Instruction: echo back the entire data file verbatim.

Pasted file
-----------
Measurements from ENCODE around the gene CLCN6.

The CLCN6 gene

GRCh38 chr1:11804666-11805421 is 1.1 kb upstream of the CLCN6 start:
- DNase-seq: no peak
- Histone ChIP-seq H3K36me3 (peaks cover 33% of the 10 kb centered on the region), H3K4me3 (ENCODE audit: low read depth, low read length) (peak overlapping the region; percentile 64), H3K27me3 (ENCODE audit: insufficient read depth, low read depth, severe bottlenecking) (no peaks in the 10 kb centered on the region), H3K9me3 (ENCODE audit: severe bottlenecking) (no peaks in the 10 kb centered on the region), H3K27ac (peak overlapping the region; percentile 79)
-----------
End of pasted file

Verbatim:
Measurements from ENCODE around the gene CLCN6.

The CLCN6 gene

GRCh38 chr1:11804666-11805421 is 1.1 kb upstream of the CLCN6 start:
- DNase-seq: no peak
- Histone ChIP-seq H3K36me3 (peaks cover 33% of the 10 kb centered on the region), H3K4me3 (ENCODE audit: low read depth, low read length) (peak overlapping the region; percentile 64), H3K27me3 (ENCODE audit: insufficient read depth, low read depth, severe bottlenecking) (no peaks in the 10 kb centered on the region), H3K9me3 (ENCODE audit: severe bottlenecking) (no peaks in the 10 kb centered on the region), H3K27ac (peak overlapping the region; percentile 79)